Cotton also hasn't missed a fall game at UM since he arrived three years ago and has been a starter almost his entire career with UM.
Cotton battled injuries at Oregon State, but since, it's the attention to details of preservation that have helped him stay ready in Missoula.
"Just a commitment to the training room," Cotton said. "I go in the training room after every lift and cold tub and ice tub. And I do after practice as well. I do it twice, they call me an old man, because I be in the training room so much and using the cold tubs and things like that, but it just got me here this long.
"I was a young head at Oregon State. So, I really didn't believe when the older dudes said better hit that training room, you better roll out, get to workouts a little earlier to roll out and stretch a little bit before you just hop in the work out and things like that. I really didn't take that serious until I kind of went through those injuries, and I really focused on my body. And I think that's really paid off."
Stretching, hydration, recovery. You've heard it before, but it works.
"You got to take care of yourself," Gubner said. "If you're playing a lot of snaps, ice bath, Normatec, even the sauna. A lot of us get in the saunas here at the end of the day just because, you know, you're not missing games, you're still hurting. We get creative here."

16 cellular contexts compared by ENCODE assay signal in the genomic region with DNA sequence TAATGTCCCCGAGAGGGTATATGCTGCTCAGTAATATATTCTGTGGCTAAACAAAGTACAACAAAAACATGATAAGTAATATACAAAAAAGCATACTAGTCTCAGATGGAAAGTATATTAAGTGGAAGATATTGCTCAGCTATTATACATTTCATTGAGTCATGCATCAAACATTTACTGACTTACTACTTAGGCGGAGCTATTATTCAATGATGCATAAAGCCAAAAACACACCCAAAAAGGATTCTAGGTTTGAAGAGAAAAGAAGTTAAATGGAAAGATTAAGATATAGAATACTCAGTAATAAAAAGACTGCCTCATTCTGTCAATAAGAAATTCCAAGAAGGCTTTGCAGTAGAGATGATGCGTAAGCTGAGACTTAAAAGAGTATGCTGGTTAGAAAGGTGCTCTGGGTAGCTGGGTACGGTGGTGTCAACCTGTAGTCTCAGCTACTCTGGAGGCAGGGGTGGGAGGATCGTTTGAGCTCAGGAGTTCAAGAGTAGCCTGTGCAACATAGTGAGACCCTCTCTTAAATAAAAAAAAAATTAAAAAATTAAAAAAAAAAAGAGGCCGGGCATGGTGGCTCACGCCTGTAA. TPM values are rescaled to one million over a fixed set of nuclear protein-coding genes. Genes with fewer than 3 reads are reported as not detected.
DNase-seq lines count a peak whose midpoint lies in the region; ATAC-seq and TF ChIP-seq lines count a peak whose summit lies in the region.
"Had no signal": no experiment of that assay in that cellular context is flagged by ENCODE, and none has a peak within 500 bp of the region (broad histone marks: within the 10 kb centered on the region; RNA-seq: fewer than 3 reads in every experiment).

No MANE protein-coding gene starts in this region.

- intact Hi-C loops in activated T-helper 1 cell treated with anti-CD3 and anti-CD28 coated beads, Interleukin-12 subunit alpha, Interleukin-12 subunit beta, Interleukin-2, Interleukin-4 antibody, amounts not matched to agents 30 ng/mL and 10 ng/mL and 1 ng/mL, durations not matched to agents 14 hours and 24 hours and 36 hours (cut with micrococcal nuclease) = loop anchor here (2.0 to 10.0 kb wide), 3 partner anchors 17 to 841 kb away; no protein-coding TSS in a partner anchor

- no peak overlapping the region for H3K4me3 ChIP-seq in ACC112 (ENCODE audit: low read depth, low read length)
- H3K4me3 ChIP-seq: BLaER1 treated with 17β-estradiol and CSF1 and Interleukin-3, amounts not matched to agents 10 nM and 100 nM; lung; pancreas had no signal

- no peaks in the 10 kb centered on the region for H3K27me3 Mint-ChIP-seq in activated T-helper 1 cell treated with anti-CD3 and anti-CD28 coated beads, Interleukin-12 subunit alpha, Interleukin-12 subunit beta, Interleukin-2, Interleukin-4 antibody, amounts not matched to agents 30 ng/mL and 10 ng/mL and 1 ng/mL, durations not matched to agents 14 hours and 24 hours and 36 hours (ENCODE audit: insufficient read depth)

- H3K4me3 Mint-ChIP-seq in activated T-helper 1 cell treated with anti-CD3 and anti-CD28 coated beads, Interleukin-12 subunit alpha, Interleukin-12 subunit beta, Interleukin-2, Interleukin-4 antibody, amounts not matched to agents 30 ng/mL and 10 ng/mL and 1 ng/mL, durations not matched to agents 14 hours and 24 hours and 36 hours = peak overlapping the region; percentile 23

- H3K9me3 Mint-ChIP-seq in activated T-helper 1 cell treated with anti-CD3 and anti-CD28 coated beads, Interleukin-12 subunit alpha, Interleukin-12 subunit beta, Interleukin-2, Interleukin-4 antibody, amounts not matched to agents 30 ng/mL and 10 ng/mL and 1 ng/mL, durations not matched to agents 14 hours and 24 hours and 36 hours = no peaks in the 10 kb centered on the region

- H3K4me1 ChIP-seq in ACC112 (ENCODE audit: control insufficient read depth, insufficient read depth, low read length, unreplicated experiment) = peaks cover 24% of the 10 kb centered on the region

And there's other guys like safety Garrett Graves, linebacker Braxton Hill, linebacker Tyler Flink, cornerback Corbin Walker and center AJ Forbes who have all sparingly missed games and have played in 50 or more at Montana. Others on the team have cracked 40 games and rarely missed time, but especially, this season.
"I think it's helped a lot," Cotton said. "I mean, we got to build that chemistry every week, every week in and week out, playing with the same guys, you know what I mean? And I think kind of building that chemistry really helped with everybody being healthy."
Of course, some luck is also involved to get through a full season, and there's bumps and bruises along the way, but games are special because of their limited number, and this year's Griz team has done everything in their power to make sure they're available when Saturdays roll around, and the work they've put in has paid off in the long run.
Especially Fouch, who left UM's game against Furman in the fourth quarter, but still made it back for the semifinal against North Dakota State to keep his perfect streak in tact, while helping the Griz topple the Bison.
"Most of my best experiences in life have happened in (Washington-Grizzly Stadium) and to miss one of those would just suck, so I think it's been really cool for me," Fouch said. "It's been really cool for a lot of guys, I mean, Gub and TC too, and some other guys, it's just, it's really cool to come out here every Saturday and do this and to miss one would just be a shame. So I'm glad it turned out the way it did."